Message from the DirectorMARCH 30, 2009
Thank you for your continued interest in our Newsletter, which aims to keep you informed of CCEB activities and services. In each issue, we identify one of the services or programs led by CCEB faculty that we think might be of interest to those within the School of Medicine community, present a feature article covering a topic of general interest, include articles about members of our faculty, and highlight newsworthy events within the last couple of months.
In this issue, we include an article about the editorial services provided by Edmund Weisberg, the CCEB's editor and writer. Edmund's primary role is to provide editorial and writing assistance to CCEB faculty for grant proposals, manuscripts, and other writing projects. On a limited basis and for a fee, Edmund also is available to other School of Medicine faculty and departments/centers for similar services.
Our feature article this issue focuses on our efforts to recruit underrepresented minority and women faculty into the CCEB and Department of Biostatistics and Epidemiology. This article also describes programs designed for faculty retention generally, as well as those for women and underrepresented minority faculty in particular. Finally, we also highlight pipeline programs we have established to attract underrepresented minority high school and college students into the fields of epidemiology and biostatistics.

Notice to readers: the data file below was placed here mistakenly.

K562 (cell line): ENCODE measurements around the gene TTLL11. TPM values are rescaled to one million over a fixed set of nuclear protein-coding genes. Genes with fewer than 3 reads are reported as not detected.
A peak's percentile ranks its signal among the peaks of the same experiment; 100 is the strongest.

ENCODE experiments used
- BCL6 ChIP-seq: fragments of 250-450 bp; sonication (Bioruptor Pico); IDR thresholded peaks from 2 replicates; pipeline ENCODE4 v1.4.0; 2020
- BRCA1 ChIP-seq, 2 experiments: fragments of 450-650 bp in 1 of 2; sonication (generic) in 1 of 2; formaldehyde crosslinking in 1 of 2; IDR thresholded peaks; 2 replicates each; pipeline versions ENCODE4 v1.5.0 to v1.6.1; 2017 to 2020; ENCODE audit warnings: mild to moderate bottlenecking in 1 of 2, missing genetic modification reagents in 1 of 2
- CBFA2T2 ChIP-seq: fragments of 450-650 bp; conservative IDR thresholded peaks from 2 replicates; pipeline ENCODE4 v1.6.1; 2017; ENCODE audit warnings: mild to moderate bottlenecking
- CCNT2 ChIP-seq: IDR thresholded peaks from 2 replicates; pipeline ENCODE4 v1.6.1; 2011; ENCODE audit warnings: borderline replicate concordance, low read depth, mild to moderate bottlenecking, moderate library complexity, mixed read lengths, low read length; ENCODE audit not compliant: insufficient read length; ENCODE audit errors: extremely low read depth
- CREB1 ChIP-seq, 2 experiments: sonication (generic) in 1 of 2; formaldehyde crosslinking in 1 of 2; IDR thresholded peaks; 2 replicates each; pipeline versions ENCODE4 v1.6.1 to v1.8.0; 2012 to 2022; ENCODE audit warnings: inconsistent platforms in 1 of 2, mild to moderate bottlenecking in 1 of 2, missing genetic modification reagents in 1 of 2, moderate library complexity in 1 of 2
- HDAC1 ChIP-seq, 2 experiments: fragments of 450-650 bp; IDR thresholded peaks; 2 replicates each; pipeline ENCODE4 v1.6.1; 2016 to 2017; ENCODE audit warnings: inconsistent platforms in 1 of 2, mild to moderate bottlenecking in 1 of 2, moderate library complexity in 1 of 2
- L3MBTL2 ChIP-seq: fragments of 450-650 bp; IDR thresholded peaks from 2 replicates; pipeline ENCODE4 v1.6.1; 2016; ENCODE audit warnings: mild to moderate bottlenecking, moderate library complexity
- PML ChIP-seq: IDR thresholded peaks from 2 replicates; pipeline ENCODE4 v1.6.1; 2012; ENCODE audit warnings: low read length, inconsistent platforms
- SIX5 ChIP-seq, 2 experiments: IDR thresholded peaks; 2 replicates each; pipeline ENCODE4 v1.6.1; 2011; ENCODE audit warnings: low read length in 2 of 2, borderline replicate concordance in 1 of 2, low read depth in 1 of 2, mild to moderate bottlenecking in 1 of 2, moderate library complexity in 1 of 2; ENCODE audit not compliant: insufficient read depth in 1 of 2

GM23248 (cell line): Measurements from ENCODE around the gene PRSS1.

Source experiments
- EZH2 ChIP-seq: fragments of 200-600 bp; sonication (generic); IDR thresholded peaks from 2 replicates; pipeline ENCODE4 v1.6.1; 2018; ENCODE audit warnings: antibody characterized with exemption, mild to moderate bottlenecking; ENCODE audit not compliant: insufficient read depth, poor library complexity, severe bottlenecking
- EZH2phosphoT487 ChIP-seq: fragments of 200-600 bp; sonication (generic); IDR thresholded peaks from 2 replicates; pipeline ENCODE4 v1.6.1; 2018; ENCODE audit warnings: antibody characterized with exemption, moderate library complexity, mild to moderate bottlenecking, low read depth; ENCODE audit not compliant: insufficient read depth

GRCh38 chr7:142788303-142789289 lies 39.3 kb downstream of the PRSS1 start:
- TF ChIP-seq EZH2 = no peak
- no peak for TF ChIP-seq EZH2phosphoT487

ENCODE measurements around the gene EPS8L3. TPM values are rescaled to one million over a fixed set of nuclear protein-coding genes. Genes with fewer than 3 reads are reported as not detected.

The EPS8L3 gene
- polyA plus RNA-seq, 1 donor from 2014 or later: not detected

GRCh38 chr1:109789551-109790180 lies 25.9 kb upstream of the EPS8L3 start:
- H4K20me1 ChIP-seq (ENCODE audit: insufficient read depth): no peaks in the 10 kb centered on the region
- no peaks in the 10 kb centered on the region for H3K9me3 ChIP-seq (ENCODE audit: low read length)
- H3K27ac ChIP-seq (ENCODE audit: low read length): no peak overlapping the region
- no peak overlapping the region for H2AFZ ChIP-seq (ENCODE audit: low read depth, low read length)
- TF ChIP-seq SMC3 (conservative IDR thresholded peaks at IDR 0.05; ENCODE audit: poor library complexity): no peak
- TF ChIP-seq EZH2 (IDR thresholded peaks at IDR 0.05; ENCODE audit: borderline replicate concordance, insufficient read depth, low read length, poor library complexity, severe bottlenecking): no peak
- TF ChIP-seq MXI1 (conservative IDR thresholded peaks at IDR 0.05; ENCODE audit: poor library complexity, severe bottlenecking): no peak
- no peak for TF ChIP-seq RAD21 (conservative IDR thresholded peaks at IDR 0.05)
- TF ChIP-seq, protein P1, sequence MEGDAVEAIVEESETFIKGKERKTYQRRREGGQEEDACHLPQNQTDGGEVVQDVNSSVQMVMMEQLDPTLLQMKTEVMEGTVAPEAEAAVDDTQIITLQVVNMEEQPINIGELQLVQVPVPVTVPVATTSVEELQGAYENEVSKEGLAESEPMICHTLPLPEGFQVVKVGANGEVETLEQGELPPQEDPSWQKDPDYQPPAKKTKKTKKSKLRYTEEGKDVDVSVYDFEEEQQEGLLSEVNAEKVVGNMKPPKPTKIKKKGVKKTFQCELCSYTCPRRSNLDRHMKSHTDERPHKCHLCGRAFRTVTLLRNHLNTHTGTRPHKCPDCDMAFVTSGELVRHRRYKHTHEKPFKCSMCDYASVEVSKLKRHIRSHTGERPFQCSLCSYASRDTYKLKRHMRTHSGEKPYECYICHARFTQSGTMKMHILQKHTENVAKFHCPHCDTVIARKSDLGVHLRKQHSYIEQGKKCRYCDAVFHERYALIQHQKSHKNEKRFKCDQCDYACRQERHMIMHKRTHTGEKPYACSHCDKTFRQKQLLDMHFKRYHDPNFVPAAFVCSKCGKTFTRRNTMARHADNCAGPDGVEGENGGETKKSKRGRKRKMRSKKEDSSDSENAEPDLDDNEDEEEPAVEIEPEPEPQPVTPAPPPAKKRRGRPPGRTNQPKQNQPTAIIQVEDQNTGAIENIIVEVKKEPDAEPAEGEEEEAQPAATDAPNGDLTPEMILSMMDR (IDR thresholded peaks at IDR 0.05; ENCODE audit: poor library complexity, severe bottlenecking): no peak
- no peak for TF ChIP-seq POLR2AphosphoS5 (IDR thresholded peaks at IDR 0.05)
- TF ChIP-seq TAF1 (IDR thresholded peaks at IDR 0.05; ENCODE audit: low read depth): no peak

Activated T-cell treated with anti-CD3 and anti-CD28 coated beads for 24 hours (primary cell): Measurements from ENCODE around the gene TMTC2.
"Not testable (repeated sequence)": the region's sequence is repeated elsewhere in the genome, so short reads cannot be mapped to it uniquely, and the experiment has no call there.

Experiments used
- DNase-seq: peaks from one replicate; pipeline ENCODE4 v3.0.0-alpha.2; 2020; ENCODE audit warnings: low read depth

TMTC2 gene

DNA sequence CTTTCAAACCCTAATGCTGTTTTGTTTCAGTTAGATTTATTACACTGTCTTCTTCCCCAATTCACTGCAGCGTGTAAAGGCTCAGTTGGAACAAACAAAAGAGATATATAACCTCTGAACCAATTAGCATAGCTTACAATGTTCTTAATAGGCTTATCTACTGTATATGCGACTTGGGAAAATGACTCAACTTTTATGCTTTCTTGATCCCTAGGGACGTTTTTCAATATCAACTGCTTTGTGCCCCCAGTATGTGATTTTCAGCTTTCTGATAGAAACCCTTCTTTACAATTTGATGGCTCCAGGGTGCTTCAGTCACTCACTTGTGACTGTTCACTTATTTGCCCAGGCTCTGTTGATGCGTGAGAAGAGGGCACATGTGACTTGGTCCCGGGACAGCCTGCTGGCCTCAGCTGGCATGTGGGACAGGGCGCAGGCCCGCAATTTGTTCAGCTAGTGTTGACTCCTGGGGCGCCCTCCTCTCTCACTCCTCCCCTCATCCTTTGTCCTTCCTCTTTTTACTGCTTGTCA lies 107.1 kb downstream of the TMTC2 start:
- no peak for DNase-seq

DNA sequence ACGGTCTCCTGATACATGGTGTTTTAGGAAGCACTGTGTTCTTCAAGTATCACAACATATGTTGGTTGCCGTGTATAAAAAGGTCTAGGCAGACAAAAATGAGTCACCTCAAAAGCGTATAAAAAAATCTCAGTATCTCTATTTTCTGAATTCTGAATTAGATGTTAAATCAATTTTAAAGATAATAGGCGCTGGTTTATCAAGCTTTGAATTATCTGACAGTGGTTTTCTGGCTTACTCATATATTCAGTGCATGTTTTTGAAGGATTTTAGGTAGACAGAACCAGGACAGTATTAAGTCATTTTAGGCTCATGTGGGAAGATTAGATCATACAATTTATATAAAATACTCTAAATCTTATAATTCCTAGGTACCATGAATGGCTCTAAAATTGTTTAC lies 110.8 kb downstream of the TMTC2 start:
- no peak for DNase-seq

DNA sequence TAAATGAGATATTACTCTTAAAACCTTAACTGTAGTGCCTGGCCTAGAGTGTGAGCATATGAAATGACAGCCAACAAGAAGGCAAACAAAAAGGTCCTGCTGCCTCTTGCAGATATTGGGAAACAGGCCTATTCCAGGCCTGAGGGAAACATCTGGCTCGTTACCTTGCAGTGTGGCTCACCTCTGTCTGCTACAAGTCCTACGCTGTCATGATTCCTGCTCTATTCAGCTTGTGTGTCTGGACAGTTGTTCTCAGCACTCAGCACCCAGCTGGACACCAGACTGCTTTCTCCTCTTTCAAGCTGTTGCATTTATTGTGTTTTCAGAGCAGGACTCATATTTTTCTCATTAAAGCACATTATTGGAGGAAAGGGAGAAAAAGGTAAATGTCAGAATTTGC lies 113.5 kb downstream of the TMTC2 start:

Two members of our faculty are highlighted in this issue: Sarah Ratcliffe and Joe Gallo. Sarah Ratcliffe, PhD, is Assistant Professor of Biostatistics and Senior Scholar in the CCEB. Joseph Gallo, MD, MPH is Associate Professor of Family Practice and Community Medicine (primary), Associate Professor of Epidemiology (secondary), and Senior Scholar in the CCEB. Dr. Ratcliffe's methodologic research interests include functional data analysis and models for longitudinal data in the presence of missing data. Her collaborative areas of interest include reproductive health, sleep research, and HIV/AIDS. Dr. Gallo's research focuses on depression in late life and in a primary care setting, and health services use by older adults in the community.
I also would like to take this opportunity to remind faculty, residents, and fellows of the availability of the clinical research courses that will be offered this summer. For the course schedule, please see: http://www.cceb.upenn.edu/education/non-degree/coursescrtp.php. For course descriptions of these and other courses offered throughout the year, please see: http://www.cceb.upenn.edu/education/non-degree/courses.php#credit. Registration for courses offered this summer can be requested through the following registration portal: http://www.med.upenn.edu/apps/my/epi_course. Registration begins early in April.
Finally, please check our website regularly to find announcements and other newsworthy events (http://www.cceb.upenn.edu/) as well as potential faculty collaborators (http://www.cceb.med.upenn.edu/faculty/).
Thank you again for reading our Newsletter.